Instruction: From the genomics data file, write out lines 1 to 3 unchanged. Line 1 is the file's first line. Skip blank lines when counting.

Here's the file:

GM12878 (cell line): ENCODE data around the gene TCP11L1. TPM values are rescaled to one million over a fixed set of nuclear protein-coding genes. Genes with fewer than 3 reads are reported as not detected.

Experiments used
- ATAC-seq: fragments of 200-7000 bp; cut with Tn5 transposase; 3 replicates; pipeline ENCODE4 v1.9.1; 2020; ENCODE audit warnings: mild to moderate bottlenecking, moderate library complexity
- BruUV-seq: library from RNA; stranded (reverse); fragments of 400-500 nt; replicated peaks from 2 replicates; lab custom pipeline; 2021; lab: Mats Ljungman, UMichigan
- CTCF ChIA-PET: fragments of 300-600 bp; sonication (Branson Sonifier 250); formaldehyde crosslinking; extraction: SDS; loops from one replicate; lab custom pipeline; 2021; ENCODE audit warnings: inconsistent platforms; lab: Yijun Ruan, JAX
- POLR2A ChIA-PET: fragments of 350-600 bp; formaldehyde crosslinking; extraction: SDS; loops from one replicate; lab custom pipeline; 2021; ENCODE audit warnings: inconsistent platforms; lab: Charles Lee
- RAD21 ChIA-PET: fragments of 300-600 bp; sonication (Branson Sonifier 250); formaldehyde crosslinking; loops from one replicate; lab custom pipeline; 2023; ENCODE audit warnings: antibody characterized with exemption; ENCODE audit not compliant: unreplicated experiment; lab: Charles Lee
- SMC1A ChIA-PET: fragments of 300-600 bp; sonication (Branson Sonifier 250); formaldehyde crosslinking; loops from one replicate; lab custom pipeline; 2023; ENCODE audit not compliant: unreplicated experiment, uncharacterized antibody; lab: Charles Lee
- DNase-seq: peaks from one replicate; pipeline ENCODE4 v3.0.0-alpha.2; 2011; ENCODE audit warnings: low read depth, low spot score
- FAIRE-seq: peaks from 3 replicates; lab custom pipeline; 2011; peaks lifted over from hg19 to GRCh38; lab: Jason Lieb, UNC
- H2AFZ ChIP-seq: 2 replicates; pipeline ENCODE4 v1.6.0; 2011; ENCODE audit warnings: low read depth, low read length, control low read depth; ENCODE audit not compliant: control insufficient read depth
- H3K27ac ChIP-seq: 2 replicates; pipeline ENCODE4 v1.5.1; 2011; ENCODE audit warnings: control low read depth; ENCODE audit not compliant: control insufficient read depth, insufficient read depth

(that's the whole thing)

GM12878 (cell line): ENCODE data around the gene TCP11L1. TPM values are rescaled to one million over a fixed set of nuclear protein-coding genes. Genes with fewer than 3 reads are reported as not detected.

Experiments used
- ATAC-seq: fragments of 200-7000 bp; cut with Tn5 transposase; 3 replicates; pipeline ENCODE4 v1.9.1; 2020; ENCODE audit warnings: mild to moderate bottlenecking, moderate library complexity